Brain 12/2015; 138(12):3567-3580. DOI:10.1093/brain/awv310 · 9.20 Impact Factor
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    ABSTRACT: Mutations in PRRT2 genes have been identified as a major cause of benign infantile epilepsy and/or paroxysmal kinesigenic dyskinesia. We explored mutations in PRRT2 in Japanese patients with BIE as well as its related conditions including convulsion with mild gastroenteritis and benign early infantile epilepsy. We explored PRRT2 mutations in Japanese children who had had unprovoked infantile seizures or convulsion with mild gastroenteritis. The probands included 16 children with benign infantile epilepsy, 6 children with convulsions with mild gastroenteritis, and 2 siblings with benign early infantile epilepsy. In addition, we recruited samples from family members when PRRT2 mutation was identified in the proband. Statistical analyses were performed to identify differences in probands with benign infantile epilepsy according to the presence or absence of PRRT2 mutation. Among a total of 24 probands, PRRT2 mutations was identified only in 6 probands with benign infantile epilepsy. A common insertion mutation, c.649_650insC, was found in 5 families and a novel missense mutation, c.981C>G (I327M), in one. The family history of paroxysmal kinesigenic dyskinesia was more common in probands with PRRT2 mutations than in those without mutations. Our study revealed that PRRT2 mutations are common in Japanese patients with benign infantile epilepsy, especially in patients with a family history of paroxysmal kinesigenic dyskinesia.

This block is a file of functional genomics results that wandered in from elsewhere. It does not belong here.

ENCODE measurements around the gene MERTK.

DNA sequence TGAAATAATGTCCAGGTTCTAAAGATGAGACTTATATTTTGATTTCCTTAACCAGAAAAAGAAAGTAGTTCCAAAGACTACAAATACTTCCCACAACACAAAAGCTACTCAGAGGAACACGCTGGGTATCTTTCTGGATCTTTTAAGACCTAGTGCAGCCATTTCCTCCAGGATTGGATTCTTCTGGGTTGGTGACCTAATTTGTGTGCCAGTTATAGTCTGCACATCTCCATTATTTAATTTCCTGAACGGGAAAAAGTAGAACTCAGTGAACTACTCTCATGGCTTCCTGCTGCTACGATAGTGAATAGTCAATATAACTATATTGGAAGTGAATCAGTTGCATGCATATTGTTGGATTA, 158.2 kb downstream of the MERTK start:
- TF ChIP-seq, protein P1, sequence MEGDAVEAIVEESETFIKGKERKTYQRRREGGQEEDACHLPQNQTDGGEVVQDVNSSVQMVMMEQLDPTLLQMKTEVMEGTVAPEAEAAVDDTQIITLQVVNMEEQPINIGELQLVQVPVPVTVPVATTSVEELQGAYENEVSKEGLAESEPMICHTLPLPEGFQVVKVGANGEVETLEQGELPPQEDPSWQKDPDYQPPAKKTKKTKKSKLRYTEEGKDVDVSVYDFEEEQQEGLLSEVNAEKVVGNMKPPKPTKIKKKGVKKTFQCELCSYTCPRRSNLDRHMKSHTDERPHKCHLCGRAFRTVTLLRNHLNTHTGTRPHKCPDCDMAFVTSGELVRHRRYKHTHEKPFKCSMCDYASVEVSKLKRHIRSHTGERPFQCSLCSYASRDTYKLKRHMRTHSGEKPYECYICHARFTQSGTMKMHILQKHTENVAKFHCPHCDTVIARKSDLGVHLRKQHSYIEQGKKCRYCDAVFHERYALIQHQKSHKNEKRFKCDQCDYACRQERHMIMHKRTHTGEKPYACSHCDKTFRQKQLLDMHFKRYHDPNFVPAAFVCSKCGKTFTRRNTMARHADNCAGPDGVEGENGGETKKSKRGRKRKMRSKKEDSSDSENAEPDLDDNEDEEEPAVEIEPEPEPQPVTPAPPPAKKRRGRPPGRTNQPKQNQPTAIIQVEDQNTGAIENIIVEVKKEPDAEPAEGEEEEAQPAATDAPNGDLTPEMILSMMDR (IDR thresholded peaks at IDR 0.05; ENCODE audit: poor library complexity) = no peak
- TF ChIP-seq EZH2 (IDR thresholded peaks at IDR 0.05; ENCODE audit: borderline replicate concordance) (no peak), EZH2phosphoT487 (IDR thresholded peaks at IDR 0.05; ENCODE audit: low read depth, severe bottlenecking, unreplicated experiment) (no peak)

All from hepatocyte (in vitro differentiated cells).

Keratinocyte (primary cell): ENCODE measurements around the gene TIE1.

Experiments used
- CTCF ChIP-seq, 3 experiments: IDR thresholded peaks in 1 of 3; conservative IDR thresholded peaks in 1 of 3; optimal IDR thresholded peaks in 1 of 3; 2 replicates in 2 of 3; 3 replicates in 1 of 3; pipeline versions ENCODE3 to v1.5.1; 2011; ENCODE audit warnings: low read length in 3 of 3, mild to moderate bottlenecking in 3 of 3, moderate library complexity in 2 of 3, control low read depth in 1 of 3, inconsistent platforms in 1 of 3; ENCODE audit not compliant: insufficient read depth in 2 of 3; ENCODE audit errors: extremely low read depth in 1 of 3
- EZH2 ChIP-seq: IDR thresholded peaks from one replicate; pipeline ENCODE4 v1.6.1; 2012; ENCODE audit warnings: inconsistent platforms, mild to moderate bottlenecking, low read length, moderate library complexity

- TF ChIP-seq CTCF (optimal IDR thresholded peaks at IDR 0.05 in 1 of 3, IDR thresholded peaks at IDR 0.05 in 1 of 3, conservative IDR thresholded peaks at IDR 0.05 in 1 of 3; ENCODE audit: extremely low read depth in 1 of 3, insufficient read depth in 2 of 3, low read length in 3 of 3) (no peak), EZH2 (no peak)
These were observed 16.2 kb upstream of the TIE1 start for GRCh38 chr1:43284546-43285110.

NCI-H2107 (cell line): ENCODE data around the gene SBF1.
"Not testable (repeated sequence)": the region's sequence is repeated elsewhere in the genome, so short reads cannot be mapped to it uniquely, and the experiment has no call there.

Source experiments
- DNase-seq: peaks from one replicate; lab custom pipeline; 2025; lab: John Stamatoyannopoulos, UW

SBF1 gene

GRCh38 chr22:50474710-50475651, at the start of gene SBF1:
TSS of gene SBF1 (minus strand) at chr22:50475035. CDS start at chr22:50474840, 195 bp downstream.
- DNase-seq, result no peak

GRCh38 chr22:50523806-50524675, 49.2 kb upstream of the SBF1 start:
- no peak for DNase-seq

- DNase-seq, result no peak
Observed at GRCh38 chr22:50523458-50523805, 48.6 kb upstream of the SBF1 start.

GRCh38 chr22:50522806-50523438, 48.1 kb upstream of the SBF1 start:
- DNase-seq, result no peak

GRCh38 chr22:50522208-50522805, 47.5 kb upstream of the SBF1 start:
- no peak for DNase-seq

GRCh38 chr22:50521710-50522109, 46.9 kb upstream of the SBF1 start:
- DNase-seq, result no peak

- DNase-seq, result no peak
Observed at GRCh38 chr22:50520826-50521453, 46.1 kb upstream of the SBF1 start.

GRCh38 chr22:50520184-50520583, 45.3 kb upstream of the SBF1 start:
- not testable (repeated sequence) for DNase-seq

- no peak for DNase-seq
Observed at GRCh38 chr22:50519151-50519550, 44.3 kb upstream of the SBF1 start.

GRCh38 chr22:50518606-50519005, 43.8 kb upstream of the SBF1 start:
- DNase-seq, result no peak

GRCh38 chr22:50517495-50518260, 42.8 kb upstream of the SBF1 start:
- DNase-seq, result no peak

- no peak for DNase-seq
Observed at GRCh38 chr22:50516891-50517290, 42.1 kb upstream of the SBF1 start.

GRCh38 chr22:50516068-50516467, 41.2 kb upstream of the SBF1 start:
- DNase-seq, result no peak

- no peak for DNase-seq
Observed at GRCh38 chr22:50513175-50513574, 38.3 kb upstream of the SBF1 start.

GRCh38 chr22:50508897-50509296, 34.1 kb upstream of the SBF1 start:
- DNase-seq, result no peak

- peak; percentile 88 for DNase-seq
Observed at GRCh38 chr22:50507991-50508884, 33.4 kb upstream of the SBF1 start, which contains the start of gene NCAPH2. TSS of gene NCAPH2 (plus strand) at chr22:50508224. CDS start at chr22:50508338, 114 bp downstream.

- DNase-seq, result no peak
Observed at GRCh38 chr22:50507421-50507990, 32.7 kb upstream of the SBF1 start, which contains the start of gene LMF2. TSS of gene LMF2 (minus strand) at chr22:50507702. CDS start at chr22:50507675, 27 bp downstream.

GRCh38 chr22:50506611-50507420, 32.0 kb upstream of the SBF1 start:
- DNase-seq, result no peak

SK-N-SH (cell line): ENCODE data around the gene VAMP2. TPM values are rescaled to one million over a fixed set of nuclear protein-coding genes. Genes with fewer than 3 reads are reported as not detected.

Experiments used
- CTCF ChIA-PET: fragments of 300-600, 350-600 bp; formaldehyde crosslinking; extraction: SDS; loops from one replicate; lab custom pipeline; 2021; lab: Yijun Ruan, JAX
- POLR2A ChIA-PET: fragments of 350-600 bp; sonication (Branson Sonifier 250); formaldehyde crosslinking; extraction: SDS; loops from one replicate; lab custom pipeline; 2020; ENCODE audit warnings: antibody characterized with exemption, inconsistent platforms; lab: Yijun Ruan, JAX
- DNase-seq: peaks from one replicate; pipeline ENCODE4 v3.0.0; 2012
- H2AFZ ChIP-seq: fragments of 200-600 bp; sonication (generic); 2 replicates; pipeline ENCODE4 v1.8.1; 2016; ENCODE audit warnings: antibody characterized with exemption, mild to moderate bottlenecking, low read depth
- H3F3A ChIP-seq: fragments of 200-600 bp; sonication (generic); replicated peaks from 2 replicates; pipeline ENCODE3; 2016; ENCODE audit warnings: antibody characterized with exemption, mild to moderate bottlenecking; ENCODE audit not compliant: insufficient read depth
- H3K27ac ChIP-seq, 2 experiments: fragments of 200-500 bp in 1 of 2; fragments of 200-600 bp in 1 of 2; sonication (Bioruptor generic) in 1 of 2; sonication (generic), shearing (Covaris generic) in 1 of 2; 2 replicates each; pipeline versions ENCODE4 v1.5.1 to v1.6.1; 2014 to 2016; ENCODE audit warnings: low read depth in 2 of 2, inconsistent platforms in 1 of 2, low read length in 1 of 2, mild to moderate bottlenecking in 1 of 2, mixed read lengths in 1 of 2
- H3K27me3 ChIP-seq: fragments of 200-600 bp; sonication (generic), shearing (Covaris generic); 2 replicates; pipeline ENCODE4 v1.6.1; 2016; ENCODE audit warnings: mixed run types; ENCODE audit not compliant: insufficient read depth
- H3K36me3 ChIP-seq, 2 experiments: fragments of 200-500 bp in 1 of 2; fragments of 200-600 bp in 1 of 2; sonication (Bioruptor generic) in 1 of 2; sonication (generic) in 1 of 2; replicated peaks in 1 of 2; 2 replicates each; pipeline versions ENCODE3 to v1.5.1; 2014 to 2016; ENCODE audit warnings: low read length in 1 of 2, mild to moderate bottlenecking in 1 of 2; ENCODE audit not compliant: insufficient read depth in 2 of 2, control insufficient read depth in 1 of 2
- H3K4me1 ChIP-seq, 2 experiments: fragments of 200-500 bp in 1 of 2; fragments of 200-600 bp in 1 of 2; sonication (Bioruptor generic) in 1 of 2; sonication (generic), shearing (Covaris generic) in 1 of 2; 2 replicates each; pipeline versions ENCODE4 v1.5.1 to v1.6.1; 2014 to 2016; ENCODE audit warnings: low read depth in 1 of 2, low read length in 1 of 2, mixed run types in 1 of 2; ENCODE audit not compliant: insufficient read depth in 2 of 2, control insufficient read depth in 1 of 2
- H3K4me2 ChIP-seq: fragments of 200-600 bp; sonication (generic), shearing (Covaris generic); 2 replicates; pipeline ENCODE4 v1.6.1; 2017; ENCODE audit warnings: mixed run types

Brain & development 11/2012; 35(7). DOI:10.1016/j.braindev.2012.09.015 · 1.88 Impact Factor
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    ABSTRACT: Mutations in the gene PRRT2 encoding proline-rich transmembrane protein 2 have recently been identified as the cause of three clinical entities: benign familial infantile epilepsy (BFIE), infantile convulsions with choreoathetosis (ICCA) syndrome, and paroxysmal kinesigenic dyskinesia (PKD). Patients with ICCA have both BFIE and PKD and families with ICCA may contain individuals who exhibit all three phenotypes. These three phenotypes were all mapped by linkage analyses to the pericentromeric region of chromosome 16, and were hypothesised to have the same genetic basis due to the co-occurrence of the disorders in some families. Despite considerable effort, the gene or genes for BFIE, ICCA, and PKD were not identified for many years after the linkage region was identified. Mutations in the gene PRRT2 were identified in several Chinese families with PKD, suggesting that the gene may also be responsible for ICCA and BFIE in families linked to the chromosome 16 locus. This was demonstrated to be the case, with the majority of families with ICCA and BFIE found to have PRRT2 mutations. The vast majority of these mutations are truncating and are predicted to lead to haploinsufficiency. PRRT2 is a largely uncharacterised protein. It is expressed in the brain and has been demonstrated to interact with SNAP-25, a component of the molecular machinery involved in the release of neurotransmitters at the presynaptic membrane. Therefore, the PRRT2 protein may play a role in this process. However, the molecular mechanisms underlying the remarkable pleiotropy associated with PRRT2 mutations have still to be determined.
    Journal of Medical Genetics 01/2013; 50(3). DOI:10.1136/jmedgenet-2012-101406 · 6.34 Impact Factor